At the edge of knowledge
May 7, 2010 § 233 Comments
We know nothing.
The collective knowledge of all the people on earth that have ever lived is but a drop in the ocean of all possible knowledge in the universe. (1) And the amount of knowledge any one person has is dwarfed by the knowledge of all mankind over its existence. As I’ve said in previous blogs, the cumulative knowledge of humankind is build on the countless centuries of knowledge shared by those who came before us.
We are standing on the shoulders of giants, and are the giants upon whose shoulders future generations will stand.
To me it seems that knowledge is learned in two ways; active learning, where one is taught or studies to gain knowledge, and passive learning, where one absorbs the knowledge of those around them and by personal experience. In combination, passive and active learning help us to shape the breadth of our knowledge as individuals, and in groups of personal knowledge we formulate a cultural or societal knowledge.
But knowledge is subjective, and very much based on the stimuli and teachings that we as individuals are exposed to. Learnings from cultures outside of the ones we are familiar with may seem alien to us, even foolish. For many, what we know includes what we accept as fact, and what we believe to be true, and this will all be dependent on what and how we’ve been taught. What one individual holds as “truth” another may see as a bald-faced lie, and what one may see as “immoral” or “wrong” could be an accepted fact in another’s culture. But the amazing thing about the human brain is the ability to take two seemingly unrelated pieces of knowledge and abstract them to create a third new piece of knowledge. We compare knowledge against knowledge and make decisions based on this. This is how knowledge progresses, with the input of new knowledge and our own interpretations of the way our accumulated knowledges resonate against it.
So with this in mind, our decisions and our personal knowledge, by its very nature, is fallible, because it is totally dependent upon the credibility of the information we have access to, and on our individual ability to see fact from fiction. If one is fed only information from one source and is sheltered from anything that might be contrary or questioning of that, it becomes deeply ingrained in our psyches. Our abilities to make useful judgements of the world depend upon the quality and reliability of the information we receive. The downside to this, being fed bad information means making poor judgement calls, and believing falsehoods. Just because something is considered as “knowledge” by someone, doesn’t make it fact. And there are some things we just have to believe on faith (I cannot prove that Russell’s Teapot does not exist, but I can be pretty much certain it does not.) Anything that cannot be proven, but is held as fact by an individual can be considered a “belief”, eg. religion.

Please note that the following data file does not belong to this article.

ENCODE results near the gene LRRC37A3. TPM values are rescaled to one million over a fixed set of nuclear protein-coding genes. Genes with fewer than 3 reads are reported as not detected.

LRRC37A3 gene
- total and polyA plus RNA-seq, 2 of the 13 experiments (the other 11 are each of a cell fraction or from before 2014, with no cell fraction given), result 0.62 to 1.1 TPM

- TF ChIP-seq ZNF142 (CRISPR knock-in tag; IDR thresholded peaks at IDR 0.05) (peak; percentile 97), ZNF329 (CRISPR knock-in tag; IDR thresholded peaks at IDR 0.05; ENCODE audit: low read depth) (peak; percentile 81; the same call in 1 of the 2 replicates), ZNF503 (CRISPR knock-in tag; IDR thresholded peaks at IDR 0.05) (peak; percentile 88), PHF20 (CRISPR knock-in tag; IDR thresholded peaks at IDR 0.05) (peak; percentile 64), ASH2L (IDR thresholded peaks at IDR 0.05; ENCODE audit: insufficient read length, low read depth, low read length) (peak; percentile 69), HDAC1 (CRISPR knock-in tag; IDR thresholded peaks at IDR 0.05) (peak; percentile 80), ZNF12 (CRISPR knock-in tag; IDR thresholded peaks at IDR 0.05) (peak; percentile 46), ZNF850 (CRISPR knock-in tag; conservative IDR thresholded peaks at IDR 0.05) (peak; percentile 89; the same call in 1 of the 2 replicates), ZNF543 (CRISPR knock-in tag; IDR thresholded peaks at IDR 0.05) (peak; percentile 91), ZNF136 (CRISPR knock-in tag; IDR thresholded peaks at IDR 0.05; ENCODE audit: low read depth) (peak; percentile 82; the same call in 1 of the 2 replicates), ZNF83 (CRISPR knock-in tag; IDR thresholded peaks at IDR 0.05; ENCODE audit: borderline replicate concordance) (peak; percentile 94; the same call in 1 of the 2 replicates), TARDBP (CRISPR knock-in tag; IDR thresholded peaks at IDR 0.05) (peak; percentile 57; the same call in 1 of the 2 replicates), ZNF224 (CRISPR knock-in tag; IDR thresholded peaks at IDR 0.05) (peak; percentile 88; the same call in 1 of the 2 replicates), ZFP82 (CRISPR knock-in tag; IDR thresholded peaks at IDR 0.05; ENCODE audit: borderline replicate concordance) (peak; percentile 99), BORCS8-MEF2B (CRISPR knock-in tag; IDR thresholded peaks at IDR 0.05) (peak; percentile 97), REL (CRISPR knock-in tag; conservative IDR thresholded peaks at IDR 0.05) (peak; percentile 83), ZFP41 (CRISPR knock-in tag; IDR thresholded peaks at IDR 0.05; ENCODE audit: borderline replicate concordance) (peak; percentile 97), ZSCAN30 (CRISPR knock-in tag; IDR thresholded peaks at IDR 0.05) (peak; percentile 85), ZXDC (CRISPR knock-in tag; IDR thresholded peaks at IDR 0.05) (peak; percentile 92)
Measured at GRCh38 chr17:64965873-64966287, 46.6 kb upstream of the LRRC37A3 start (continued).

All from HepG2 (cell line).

While knowledge is relatively subjective, belief is completely subjective. And while knowledge is what shapes our ability to function in society, belief on its own is incredibly powerful in shaping our decisions and directing our moral compasses.
Knowledge that is provable, repeatable and based in reality is called “fact”. It is a truth verifiable from experience or observation. Sometimes, what someone “believes” is at ends with the facts, and causes, in most cases, the believer to fall into denial of these facts. People who deny that the earth is an oblique spheroid, people who deny evolution, people who believe conspiracy theories, vaccines linked to autism, who label science as “theoretical”, these people are denialists and are controlled by beliefs only.
“People wrap themselves in their beliefs, and they do it so tightly that you cannot set them free. Not even the truth will set them free. And listen, everyone is entitled to their opinion, they are even entitled to their opinion on progress […], but you are not entitled to your own facts.”
A badly educated person, poorly home-schooled or brought up in a strictly religious household may hold beliefs that are at ends with reality. And it is usually through heredity that a person winds up in this sort of situation. Religion is equal to bad knowledge, which while it may teach some valuable life lessons and give comfort to those in need, it is based in a fallacy. Children can’t tell the difference, and it is as children we are fed these stories, labelled as “fact”.
With bad learning comes bad decisions. We can’t afford any more bad decisions in this world. We need to defend facts. We need to defend our collective knowledge. We need to move toward secular learning. We need to think about what is real, and what is simply parable designed to control. And when confronted with the very edge of our knowledge, the complete limits of what we know, instead of throwing our hands up and claiming “God”, let us strive for a real understanding.
UPDATE: (1) I received a few comments regarding the opening statement in this blog piece. I answered these concerns in the comments below, but I have brought them up into the article so I don’t get repeated comments. I qualify my opening statement thus:
“I say this from this standpoint: I am one of many who see the universe as infinite. My idea that the possible extent of all knowledge is unobtainable hinges on the infinite nature of the universe. Sure we have learnt a lot about the nature of the universe in history, but if the universe is truly infinite, then all possible knowledge is infinite and is therefore unobtainable, as the human brain is finite by its very nature.”
I hope this answers any concerns that the above article may have brought up.